If the town is being evacuated because it's below sea-level and there's a Hurricane coming(again), you probably want all your personal documents, personal stuff, toiletries, a couple of sets of clothing, and probably food and water for a day or two. A list of cell-phone numbers of family and relatives, an emergency charger(that uses AAs), a flashlight(also uses AAs) and a small radio probably won't hurt, either.

    Now, if the emergency is the cops coming around to discuss your latest 'trades', you probably also want a change of clothing, but the documents may not necessarily contain your name. A lot of them will also contain one or more zeroes, and a police radio might come in useful, too.

    And absolutely no one talks about where to store the kit(s)
    What if your house is levelled already, the martians are blasting your neighbourhood, or the police got there before you?

    There's 'muster points'. Sure, a muster point in the parking lot is all well and good for a family fire-drill.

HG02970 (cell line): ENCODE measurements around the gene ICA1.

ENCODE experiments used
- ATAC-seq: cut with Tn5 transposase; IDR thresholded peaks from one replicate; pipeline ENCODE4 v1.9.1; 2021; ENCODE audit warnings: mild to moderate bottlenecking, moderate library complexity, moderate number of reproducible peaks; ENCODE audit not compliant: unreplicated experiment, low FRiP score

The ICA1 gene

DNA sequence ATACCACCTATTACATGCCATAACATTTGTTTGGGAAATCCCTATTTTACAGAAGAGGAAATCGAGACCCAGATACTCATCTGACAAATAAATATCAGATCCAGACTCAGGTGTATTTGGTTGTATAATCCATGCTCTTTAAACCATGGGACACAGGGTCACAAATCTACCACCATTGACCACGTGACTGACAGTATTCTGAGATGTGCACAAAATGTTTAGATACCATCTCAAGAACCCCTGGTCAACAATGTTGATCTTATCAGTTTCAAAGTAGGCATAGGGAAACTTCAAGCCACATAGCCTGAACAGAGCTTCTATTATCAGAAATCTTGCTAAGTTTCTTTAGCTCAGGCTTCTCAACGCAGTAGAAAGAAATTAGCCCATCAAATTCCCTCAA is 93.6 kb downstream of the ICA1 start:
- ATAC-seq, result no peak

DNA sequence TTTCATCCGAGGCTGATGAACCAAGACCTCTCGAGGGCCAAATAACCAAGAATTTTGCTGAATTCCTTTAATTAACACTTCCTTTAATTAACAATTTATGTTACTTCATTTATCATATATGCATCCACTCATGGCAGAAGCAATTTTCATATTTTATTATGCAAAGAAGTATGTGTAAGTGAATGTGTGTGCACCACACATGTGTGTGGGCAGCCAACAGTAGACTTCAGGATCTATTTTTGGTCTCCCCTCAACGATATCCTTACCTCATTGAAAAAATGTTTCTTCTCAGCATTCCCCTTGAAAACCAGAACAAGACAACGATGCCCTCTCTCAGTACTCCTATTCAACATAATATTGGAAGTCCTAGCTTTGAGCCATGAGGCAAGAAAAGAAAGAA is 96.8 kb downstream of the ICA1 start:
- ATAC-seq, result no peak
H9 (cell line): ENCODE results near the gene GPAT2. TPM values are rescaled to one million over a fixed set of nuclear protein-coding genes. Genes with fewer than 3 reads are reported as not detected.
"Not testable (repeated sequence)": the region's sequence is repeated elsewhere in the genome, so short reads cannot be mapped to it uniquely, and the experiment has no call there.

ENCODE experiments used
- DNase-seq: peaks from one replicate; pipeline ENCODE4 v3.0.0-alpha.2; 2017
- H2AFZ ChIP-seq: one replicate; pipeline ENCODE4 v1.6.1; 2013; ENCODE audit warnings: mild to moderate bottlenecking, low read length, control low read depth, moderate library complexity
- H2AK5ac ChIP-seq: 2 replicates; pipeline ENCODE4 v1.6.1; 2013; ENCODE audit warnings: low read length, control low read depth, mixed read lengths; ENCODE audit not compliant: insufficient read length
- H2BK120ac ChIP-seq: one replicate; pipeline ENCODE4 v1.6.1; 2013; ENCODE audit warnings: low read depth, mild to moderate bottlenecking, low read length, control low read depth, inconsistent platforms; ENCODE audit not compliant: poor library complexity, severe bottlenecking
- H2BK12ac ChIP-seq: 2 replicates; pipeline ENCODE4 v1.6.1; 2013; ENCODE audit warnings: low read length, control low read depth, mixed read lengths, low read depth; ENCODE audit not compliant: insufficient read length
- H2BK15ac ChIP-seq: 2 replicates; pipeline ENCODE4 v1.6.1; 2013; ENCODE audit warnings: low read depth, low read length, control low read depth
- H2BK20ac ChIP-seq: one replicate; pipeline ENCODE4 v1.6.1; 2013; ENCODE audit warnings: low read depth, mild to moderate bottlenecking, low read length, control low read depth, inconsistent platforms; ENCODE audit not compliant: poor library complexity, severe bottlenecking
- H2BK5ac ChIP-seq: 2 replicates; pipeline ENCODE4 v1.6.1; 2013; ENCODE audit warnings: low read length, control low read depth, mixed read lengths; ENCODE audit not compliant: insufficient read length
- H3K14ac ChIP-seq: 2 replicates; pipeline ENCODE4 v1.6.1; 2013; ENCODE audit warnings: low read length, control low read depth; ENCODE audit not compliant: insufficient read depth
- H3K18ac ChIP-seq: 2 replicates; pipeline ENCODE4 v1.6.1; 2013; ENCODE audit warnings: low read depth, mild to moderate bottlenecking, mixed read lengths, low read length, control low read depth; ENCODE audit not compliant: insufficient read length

But after an earthquake, do you want your kids to traverse many blocks of broken streets and burning wreckage?
    What if looters are about?

    And 'getting out of Dodge'... The American way seems to be to get the most bad-ass SUV they can find. Yeah, that works well if the area is flooded or the roads are broken up after an earthquake.

    Most sites seems to deal with ONE situation only, and does so rather poorly...
    (I like to troll the comments areas, so I have to read up on it... )

    1. Anthony - we can't know what currency will be exchangeable for food, medicine, etc, after a global collapse. But it is highly unlikely to be pieces of paper issued by the trillions by insolvent governments. A more likely currency is one that is in relatively short supply. Food itself may be one such currency: weapons and ammunition another: accommodation another: sexual favours, certainly. Oh, if only I were younger! (Although, to be honest, even then...)